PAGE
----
Humans need to learn to co-exist with wildfires. Here’s how we can do it.
An assessment concept called the home ignition zone (HIZ) helps homeowners determine how vulnerable their home is to wildfire by looking at factors such as building materials, vegetation and debris
In 1992, the city of Wenatchee, Washington, experienced a devastating wildfire that roared through a neighborhood, destroying more than 30 homes and burning over 3,000 acres (121 hectares) in a matter of days. It left the community shaken.
“It’s a terrible thing for the community to go through,” said Wenatchee economic development director Steven King.
The wildfires began in the shrub steppe and grasslands that surround the city. Recent development had pushed new housing into undeveloped areas, creating what ecologists refer to as a wildland-urban interface (WUI). WUI landscapes are common in the western half of the United States, but exist throughout the North and Southeast, too. Homes and other buildings constructed along such interfaces are becoming increasingly prone to fire disaster, thanks to a perfect storm of conditions: a warming climate that produces more fuel for wildfire combined with short-sighted development that ignores the risk inherent in wildfire-prone ecosystems. A growing body of wildfire experts and policy-makers now agree the vulnerability to disaster for these communities is ultimately a development planning issue — not a wildfire prevention issue.
Former U.S. Forest Service research scientist Jack Cohen, who spent his career studying wildland fire and helped develop the U.S. National Fire Danger Rating system, is quick to point out that wildfires in WUI zones are not only completely natural, they’re also unavoidable. “They have been an ecological factor for almost all of the ecosystems in North America in their development since the last ice age,” he says.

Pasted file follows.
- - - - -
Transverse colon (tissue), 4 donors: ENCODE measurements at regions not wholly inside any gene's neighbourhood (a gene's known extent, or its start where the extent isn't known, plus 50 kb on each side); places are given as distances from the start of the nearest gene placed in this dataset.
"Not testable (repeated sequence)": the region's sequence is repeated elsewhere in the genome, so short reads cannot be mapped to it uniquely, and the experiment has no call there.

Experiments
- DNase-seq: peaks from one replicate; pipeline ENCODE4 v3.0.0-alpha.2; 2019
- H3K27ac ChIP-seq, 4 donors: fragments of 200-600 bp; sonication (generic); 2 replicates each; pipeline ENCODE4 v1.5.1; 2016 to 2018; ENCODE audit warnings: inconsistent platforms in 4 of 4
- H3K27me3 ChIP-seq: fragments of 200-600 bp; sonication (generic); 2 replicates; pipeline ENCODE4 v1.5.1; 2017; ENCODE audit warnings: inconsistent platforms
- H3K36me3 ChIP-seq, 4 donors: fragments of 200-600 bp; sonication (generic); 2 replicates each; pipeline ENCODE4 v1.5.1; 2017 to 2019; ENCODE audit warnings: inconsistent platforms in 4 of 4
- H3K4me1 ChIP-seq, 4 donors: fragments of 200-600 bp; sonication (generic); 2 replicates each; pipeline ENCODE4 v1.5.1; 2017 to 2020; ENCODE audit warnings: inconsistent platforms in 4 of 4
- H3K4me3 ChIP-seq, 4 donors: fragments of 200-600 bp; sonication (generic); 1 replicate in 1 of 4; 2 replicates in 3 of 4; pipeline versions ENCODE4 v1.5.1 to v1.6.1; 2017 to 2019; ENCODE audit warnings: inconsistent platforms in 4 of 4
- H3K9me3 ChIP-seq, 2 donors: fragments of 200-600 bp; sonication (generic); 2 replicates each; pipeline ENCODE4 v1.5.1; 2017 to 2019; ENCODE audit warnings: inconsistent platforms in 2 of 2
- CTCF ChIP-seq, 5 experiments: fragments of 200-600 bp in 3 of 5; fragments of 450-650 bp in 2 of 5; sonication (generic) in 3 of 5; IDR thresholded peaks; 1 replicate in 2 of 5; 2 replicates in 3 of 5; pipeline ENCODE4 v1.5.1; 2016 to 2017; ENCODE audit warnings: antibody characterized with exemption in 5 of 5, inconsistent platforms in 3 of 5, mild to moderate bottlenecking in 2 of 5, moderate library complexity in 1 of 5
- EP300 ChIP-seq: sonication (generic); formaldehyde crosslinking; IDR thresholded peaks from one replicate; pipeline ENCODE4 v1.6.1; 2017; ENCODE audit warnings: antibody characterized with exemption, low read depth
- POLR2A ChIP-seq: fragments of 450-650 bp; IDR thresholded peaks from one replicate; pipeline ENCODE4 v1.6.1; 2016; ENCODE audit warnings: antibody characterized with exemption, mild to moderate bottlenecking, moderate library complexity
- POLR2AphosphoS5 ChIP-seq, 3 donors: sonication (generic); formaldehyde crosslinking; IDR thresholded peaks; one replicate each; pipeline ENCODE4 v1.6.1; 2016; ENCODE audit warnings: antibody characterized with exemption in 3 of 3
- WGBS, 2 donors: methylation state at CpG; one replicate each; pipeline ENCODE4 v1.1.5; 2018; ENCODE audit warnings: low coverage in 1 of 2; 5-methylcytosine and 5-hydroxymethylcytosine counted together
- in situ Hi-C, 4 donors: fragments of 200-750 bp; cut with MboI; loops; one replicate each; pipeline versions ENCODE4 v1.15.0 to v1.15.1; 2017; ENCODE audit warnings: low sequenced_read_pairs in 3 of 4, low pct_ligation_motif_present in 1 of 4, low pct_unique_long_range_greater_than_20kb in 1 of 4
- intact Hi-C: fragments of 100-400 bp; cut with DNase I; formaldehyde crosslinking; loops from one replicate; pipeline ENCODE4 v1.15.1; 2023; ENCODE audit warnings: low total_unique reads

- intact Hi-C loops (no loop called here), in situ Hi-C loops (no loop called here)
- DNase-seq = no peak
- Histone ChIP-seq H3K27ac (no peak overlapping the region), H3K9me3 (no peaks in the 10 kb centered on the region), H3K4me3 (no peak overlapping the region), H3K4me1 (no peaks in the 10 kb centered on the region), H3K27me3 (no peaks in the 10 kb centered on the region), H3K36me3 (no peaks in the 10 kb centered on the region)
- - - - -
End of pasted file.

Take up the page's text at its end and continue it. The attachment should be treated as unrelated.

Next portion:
How can we better live with the reality of wildfires? Cohen recommends that preparedness policies expand beyond firefighting and vegetation burning in public lands toward measures that help ensure that homes located in WUI areas can actually survive a fire.
“The bottom line is that we need to get compatible with wildland fire occurrence,” he says. “We need to get proactive.”
Fire-adapted development requires a fundamental shift in perspective about wildfires and the threat they pose to residents in WUI areas. Preventive strategies include improved urban planning and land management; collaboration among federal, state and local agencies; and campaigns aimed at educating the public about wildfire preparedness.
Designing Better Neighborhoods
Cohen is an early pioneer in efforts to minimize fire damage to homes. In 2001 he devised an assessment concept called the home ignition zone (HIZ) that helps homeowners determine how vulnerable their home is to wildfire by looking at factors such as building materials, vegetation and debris within a 200-foot (60-meter) area immediately surrounding the house.
Urban planning for WUI areas now centers on creating and maintaining development and building codes that incorporate the HIZ principles. These codes promote practices such as using fire-resistant building materials for siding and rooftops; maintaining “defensible space” by clearing dead leaves from rooftops, gutters and decks; trimming trees and removing vegetation that can fuel fires during the dry season; and governing subdivision design to include multiple routes by which residents can flee and fire-fighting equipment can enter. Collectively, these types of policies are loosely referred to as WUI codes.
But implementing new codes takes years. In 2015, the city suffered its worst wildfire season to date and lost more than 30 homes. “Unfortunately, those WUI codes didn’t exist when those homes were developed. As a result, that disaster was worse than it could have been if those homes had been built today,” King says.